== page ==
#1: List five things that you're grateful for, like your new puppy, your full-time job with health insurance, and being able to spend time with your friends after work. These things can be money-related, but they don't have to be. Just write down five things that you're thankful for.

#2: Now, take this list and post it somewhere in your home, office, or car where you will be reminded of the blessing of these things. Add to this list daily. When you are continually reminded of how much you have in your life, tangibly and intangibly, such as through relationships and love, you will find your old ways of thinking about life and money begin to shift.

#3: As you start to think about the abundance of things in your life, now would be a good time to eliminate any unnecessary expenses. In order to do this, think about the things that truly make you happy. Would you rather go out for lunch every day or bring your lunch to work three or four days out of the week?

What's more important to you: spending ten dollars every day on lunch, or splurging once a week on a nice meal out with a few of your closest friends? How about saving that money and having an inexpensive home-cooked meal with those friends instead? It's the quality of the experience that should matter, not the quantity.

♦ Technique #3 - Designing a Practical Budget Worth Sticking To
After deciding what brings you happiness (getting out of the office each day for lunch or saving up money to dine out with friends), now would be a good time to look at your overall spending habits and create a detailed budget.

a. Start by listing your total monthly income (after taxes).

b. Then list your monthly expenses, such as rent/mortgage, utilities, insurance, groceries, entertainment (this includes dining out), loan payments, clothing, and other such expenditures.

c. Subtract the total of your monthly expenses from your monthly income and analyze the amount that's left.

What can you put into savings? Should some of this "leftover" money go toward your loan or credit card payments? Do you need to cut back on entertainment in order to put more into your "grocery" section? Should you cut back so that you can save more?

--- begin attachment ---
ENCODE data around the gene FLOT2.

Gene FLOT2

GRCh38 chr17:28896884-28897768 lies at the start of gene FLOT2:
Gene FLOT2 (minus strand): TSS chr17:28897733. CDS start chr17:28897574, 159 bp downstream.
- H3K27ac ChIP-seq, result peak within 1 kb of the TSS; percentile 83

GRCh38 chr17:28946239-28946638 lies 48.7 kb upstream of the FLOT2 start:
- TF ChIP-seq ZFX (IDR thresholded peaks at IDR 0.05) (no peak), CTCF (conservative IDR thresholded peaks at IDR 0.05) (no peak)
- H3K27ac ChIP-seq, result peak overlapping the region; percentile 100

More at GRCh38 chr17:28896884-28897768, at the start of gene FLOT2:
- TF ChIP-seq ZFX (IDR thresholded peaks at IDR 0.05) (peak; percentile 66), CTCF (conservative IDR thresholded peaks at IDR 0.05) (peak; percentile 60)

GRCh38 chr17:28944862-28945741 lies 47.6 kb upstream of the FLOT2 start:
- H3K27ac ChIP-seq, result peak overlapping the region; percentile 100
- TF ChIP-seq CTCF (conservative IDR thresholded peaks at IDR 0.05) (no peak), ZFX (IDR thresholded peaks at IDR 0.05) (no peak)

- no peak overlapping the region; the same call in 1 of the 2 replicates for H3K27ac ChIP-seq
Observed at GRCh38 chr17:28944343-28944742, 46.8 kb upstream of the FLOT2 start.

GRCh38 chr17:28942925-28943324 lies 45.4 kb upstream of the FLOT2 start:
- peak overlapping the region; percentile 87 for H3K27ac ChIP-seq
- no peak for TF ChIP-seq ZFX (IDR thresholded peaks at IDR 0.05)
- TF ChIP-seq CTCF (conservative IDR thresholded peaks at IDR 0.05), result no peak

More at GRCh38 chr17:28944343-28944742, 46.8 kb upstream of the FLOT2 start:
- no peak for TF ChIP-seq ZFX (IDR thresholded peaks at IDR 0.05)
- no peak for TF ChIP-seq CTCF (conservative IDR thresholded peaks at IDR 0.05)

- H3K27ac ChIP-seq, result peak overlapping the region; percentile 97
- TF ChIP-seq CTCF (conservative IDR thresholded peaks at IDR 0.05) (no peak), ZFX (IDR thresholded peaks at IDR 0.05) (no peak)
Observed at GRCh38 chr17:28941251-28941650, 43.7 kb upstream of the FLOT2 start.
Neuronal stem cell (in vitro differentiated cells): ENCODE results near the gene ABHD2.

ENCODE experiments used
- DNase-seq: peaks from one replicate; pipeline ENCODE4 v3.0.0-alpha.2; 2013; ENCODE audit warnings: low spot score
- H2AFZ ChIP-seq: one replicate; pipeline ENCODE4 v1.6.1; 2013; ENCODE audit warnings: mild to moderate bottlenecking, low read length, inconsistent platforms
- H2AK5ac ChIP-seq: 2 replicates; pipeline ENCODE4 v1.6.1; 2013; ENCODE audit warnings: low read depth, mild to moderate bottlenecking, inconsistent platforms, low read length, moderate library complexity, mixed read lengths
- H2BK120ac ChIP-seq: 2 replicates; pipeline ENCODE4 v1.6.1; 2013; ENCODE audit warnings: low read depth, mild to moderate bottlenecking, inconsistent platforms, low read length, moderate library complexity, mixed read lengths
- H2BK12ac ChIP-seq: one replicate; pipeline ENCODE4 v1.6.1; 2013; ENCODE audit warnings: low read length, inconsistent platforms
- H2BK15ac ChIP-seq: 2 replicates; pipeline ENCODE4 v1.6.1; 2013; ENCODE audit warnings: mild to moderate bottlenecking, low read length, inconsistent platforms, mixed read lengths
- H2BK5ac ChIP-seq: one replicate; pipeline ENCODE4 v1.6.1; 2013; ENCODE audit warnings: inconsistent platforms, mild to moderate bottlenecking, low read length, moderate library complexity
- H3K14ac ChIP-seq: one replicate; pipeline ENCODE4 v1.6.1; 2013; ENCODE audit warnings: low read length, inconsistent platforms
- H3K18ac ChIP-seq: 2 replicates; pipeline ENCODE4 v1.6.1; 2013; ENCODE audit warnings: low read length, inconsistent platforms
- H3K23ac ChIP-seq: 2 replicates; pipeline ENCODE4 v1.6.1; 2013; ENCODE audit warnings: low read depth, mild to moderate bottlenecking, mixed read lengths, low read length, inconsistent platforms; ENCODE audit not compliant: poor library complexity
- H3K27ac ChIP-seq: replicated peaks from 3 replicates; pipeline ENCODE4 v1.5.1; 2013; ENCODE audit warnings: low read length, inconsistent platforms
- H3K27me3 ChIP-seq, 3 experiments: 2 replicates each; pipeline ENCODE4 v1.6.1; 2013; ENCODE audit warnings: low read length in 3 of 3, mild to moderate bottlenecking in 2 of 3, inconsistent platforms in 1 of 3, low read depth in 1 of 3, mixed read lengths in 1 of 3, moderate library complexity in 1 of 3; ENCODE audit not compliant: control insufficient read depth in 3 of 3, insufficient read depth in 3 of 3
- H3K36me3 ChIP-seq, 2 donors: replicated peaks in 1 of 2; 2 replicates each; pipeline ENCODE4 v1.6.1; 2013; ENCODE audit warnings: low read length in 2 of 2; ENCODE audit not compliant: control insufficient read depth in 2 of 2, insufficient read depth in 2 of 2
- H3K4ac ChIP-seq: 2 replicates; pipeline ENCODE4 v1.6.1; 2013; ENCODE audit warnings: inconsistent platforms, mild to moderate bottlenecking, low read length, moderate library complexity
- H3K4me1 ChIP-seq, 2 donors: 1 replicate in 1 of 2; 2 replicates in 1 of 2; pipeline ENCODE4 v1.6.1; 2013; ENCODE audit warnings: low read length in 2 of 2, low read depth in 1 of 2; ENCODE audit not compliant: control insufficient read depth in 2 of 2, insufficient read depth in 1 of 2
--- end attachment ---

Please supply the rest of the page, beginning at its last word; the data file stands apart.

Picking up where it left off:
Remember that it is important to save all you can. Money saved is not simply money idling in the bank. It is money that is set aside to be there when you need it for unexpected emergencies, such as home or car repairs or medical expenses.

Regardless of what you decide with this budget, the important thing is that you stick to it. Don't get into the habit of thinking that if you ignore your credit card debt or the amount you're spending on entertainment each month that your problem will go away or resolve itself. You must be proactive in finding your solution to your financial stress. This begins with recognizing your hidden beliefs and attitudes toward spending and saving, creating a budget, and sticking to the plan that you've created.

In this section, we discussed the influence of post-holiday stress as it relates to over-spending and financial burdens-The Money Trap. We also discussed the importance of creating a practical financial plan that helps get you out of the money trap and on the path to financial stability.

In the next section, we will discuss what fuels you.

Peer-Reviewed Journal Article References:
Lay, A., & Furnham, A. (2019). A new money attitudes questionnaire. European Journal of Psychological Assessment, 35(6), 813–822.

Lazar, C. M., Black, A. C., McMahon, T. J., Rosenheck, R. A., Ries, R., Ames, D., & Rosen, M. I. (2016). All-data approach to assessing financial capability in people with psychiatric disabilities. Psychological Assessment, 28(4), 362–371.

Tocci, M. C., Converse, P. D., & Moon, N. A. (2020). Core self-evaluations over time: Predicting within-person variability. Journal of Individual Differences, 41(1), 1–7. 

Troy, A. S., Saquib, S., Thal, J., & Ciuk, D. J. (2019). The regulation of negative and positive affect in response to daily stressors. Emotion, 19(5), 751–763.

Quinn, M. E., & Joormann, J. (2015). Control when it counts: Change in executive control under stress predicts depression symptoms. Emotion, 15(4), 522–530. 

Wrosch, C., Heckhausen, J., & Lachman, M. E. (2000). Primary and secondary control strategies for managing health and financial stress across adulthood. Psychology and Aging, 15(3), 387–399. 

What will shape the decisions that you make regarding your spending and saving habits? To select and enter your answer go to Test.

Section 12